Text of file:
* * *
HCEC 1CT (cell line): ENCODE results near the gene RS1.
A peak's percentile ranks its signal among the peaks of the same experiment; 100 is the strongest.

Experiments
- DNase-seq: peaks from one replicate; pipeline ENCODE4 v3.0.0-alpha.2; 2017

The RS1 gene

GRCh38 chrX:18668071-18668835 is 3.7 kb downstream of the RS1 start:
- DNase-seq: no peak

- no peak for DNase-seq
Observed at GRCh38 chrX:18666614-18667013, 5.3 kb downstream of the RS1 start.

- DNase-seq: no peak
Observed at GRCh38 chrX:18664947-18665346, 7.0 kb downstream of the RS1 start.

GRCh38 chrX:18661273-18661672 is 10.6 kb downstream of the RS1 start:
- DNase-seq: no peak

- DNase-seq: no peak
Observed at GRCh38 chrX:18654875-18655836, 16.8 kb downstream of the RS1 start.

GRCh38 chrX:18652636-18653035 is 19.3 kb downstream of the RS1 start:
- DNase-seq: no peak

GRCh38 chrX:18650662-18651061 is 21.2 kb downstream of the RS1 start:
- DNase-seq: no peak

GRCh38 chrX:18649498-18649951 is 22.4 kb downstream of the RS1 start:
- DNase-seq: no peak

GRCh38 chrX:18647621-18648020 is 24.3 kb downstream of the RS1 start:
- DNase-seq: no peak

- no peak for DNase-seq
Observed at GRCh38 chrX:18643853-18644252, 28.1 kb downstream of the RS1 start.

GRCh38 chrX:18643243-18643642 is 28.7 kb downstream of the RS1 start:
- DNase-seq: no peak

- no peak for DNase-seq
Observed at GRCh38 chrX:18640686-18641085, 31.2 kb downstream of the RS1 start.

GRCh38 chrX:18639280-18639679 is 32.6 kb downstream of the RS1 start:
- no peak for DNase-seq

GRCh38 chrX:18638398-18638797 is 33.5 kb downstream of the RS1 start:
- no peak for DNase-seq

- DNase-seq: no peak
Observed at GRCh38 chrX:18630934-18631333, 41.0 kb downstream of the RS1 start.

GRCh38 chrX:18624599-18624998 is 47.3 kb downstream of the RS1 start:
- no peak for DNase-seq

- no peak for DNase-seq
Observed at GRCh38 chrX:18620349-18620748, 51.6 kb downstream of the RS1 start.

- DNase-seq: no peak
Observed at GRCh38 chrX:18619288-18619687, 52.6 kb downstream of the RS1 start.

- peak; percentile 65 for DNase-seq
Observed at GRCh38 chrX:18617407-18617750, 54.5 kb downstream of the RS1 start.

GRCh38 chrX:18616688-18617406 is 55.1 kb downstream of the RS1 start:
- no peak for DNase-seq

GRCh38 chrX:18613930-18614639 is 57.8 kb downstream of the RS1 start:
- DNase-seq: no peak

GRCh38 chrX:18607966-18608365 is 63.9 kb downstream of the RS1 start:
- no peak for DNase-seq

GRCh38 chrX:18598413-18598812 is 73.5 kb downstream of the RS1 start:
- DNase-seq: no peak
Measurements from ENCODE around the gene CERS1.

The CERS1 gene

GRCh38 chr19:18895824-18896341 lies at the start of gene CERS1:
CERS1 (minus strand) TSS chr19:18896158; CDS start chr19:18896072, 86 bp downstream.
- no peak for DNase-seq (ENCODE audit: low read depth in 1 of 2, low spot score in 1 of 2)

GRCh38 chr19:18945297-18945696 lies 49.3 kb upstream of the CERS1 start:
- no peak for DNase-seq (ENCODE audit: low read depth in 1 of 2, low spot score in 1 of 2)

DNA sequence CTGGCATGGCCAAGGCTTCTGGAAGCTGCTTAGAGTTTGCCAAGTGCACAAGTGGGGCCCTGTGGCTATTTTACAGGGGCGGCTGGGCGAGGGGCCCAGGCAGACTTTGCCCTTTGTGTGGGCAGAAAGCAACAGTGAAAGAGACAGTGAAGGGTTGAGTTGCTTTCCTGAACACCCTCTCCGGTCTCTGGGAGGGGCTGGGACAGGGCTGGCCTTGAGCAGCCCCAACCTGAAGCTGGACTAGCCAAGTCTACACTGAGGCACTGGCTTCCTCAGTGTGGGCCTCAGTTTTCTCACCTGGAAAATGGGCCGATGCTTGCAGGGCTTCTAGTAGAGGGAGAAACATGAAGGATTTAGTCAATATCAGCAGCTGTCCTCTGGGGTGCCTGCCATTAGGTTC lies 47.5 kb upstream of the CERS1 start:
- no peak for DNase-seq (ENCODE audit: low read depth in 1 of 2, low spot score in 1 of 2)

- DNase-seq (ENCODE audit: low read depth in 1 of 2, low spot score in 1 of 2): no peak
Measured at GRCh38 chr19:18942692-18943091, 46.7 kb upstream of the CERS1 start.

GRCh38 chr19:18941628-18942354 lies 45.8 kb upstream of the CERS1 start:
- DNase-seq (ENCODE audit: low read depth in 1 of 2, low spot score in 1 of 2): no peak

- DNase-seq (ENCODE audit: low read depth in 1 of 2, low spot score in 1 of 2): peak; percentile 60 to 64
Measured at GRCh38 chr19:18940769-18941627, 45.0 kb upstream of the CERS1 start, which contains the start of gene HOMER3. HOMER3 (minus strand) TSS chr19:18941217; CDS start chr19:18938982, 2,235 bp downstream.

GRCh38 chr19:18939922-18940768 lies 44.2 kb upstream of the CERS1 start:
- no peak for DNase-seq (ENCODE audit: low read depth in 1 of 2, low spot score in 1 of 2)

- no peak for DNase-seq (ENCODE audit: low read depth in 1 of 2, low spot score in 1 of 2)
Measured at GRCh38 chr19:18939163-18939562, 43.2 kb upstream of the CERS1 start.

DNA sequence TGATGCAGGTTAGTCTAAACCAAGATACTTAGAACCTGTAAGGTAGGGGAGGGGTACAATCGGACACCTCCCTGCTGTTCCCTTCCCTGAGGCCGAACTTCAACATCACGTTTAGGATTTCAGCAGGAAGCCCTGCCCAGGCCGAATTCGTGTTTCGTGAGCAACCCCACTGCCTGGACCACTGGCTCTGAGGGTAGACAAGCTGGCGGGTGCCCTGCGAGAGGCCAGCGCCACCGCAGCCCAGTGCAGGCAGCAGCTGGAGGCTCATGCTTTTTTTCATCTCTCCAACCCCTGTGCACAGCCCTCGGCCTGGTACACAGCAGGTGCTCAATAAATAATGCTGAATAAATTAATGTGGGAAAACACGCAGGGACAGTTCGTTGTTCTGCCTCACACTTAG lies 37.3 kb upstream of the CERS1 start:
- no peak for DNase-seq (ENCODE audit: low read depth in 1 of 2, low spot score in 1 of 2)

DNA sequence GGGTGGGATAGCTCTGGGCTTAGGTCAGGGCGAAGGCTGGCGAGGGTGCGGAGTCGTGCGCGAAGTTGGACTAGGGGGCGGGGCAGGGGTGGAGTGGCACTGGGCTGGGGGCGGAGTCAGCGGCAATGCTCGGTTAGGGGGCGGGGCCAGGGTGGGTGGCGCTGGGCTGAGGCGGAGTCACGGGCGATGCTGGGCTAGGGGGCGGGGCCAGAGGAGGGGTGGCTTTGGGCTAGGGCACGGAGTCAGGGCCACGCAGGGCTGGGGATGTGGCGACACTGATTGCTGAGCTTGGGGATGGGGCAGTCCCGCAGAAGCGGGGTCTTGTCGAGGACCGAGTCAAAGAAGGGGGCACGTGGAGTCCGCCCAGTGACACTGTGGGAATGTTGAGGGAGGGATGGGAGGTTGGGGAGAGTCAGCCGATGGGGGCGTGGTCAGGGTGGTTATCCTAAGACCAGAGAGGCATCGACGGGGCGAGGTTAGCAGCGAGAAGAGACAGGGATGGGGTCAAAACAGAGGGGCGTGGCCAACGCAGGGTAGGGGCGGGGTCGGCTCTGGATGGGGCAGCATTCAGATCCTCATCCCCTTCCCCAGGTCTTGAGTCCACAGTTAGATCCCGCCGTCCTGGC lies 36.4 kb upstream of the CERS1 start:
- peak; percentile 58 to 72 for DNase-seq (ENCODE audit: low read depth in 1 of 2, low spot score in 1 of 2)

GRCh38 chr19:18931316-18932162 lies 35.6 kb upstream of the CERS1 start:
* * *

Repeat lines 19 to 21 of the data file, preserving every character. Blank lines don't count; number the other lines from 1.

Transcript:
- DNase-seq: no peak

GRCh38 chrX:18649498-18649951 is 22.4 kb downstream of the RS1 start:
- DNase-seq: no peak